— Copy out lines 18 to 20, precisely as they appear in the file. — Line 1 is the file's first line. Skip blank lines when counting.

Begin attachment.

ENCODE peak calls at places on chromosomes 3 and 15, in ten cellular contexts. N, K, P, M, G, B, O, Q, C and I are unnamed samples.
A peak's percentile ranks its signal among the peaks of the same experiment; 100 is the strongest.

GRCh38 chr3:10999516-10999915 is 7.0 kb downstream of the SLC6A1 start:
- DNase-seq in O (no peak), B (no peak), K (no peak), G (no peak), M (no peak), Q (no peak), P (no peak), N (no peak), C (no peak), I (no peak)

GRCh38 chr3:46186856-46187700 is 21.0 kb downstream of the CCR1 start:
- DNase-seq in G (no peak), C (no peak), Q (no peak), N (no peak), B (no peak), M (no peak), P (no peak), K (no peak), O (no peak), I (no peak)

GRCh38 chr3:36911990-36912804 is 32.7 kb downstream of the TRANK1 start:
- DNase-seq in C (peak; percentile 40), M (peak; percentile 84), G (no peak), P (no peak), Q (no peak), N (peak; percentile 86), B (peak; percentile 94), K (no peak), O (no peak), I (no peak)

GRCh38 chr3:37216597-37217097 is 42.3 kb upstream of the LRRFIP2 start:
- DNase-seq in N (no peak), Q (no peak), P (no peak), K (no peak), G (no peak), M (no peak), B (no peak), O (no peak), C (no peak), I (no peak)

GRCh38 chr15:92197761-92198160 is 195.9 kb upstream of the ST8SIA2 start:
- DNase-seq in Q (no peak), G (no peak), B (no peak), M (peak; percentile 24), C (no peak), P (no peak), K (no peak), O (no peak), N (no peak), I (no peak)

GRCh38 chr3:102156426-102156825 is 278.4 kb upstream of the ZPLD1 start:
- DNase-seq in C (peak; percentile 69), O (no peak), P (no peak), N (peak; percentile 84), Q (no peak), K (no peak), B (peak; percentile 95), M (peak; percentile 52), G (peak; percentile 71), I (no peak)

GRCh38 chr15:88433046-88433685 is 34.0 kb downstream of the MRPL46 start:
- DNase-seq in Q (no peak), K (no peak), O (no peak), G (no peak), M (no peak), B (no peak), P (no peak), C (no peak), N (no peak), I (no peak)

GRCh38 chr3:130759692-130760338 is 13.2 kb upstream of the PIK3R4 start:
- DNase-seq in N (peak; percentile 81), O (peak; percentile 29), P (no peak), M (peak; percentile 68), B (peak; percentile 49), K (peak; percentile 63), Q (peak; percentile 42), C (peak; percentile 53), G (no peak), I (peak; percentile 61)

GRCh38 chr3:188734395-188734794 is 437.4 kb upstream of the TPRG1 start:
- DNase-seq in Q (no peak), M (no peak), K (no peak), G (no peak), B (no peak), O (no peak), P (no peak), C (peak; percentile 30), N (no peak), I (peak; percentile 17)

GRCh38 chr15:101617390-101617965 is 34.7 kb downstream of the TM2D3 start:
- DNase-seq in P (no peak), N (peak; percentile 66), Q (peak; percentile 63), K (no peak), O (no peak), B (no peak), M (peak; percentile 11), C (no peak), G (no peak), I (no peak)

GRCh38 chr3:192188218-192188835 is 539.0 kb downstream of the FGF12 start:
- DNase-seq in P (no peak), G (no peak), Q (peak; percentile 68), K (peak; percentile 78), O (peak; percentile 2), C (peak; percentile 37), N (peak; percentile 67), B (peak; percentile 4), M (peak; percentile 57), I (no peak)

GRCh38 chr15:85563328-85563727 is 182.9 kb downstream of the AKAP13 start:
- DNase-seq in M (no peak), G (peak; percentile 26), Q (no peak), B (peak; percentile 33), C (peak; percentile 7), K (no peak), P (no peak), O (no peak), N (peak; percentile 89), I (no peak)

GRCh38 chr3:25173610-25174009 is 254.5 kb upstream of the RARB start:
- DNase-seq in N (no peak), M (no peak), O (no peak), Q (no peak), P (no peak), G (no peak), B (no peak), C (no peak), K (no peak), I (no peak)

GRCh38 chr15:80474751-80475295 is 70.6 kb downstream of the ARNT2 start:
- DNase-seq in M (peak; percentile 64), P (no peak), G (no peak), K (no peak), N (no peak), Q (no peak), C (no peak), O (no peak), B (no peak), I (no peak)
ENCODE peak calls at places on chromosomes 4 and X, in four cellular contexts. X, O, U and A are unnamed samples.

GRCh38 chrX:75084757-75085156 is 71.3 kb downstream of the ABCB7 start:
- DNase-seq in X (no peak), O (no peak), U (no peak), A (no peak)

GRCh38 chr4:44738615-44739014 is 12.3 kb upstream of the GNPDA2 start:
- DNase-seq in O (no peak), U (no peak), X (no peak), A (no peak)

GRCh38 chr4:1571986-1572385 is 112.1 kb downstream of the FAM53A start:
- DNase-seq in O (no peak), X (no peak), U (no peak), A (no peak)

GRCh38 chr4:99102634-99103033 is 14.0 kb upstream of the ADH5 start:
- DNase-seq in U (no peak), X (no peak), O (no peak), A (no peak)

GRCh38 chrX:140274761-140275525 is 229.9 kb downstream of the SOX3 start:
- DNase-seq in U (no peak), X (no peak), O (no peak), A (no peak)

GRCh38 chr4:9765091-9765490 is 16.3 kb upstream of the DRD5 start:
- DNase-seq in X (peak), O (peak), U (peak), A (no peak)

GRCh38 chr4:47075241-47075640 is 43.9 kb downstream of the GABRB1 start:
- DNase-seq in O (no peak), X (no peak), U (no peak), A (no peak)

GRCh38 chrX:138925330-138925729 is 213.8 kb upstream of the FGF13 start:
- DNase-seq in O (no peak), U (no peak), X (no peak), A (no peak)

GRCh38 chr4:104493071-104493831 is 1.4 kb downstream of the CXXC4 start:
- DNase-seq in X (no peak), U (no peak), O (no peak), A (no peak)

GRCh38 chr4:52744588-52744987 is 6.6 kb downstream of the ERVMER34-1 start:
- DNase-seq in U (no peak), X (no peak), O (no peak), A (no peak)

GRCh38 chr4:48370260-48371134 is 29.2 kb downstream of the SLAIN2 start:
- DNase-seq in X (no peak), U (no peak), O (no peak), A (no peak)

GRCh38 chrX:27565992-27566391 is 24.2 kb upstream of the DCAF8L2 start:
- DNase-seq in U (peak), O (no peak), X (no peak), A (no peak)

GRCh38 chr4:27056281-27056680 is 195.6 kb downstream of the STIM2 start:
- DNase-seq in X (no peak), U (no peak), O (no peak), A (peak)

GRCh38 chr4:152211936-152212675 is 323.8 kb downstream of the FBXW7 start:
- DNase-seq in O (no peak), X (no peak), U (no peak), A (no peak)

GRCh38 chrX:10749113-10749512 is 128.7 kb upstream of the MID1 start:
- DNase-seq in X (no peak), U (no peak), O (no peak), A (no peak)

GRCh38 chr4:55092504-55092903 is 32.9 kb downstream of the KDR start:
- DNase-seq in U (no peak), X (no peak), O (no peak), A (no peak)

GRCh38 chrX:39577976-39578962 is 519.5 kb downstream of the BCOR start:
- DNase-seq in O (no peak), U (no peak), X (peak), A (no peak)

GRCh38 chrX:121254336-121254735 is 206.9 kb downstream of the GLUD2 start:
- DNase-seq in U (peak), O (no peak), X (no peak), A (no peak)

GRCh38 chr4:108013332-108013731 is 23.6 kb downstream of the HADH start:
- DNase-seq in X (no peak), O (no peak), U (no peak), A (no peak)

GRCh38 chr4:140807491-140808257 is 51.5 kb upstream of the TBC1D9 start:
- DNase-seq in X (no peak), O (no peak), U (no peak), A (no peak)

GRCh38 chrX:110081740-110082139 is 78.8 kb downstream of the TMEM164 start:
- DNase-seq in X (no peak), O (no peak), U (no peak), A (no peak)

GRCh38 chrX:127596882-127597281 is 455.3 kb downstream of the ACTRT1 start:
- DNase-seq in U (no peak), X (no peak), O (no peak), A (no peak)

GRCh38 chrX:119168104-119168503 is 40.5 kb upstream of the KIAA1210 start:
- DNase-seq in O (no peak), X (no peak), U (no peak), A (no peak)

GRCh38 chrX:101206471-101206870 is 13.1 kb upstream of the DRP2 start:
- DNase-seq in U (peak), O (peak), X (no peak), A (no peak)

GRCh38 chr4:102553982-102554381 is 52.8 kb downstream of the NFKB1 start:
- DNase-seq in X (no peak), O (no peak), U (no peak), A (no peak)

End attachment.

- DNase-seq in N (peak; percentile 81), O (peak; percentile 29), P (no peak), M (peak; percentile 68), B (peak; percentile 49), K (peak; percentile 63), Q (peak; percentile 42), C (peak; percentile 53), G (no peak), I (peak; percentile 61)

GRCh38 chr3:188734395-188734794 is 437.4 kb upstream of the TPRG1 start:
- DNase-seq in Q (no peak), M (no peak), K (no peak), G (no peak), B (no peak), O (no peak), P (no peak), C (peak; percentile 30), N (no peak), I (peak; percentile 17)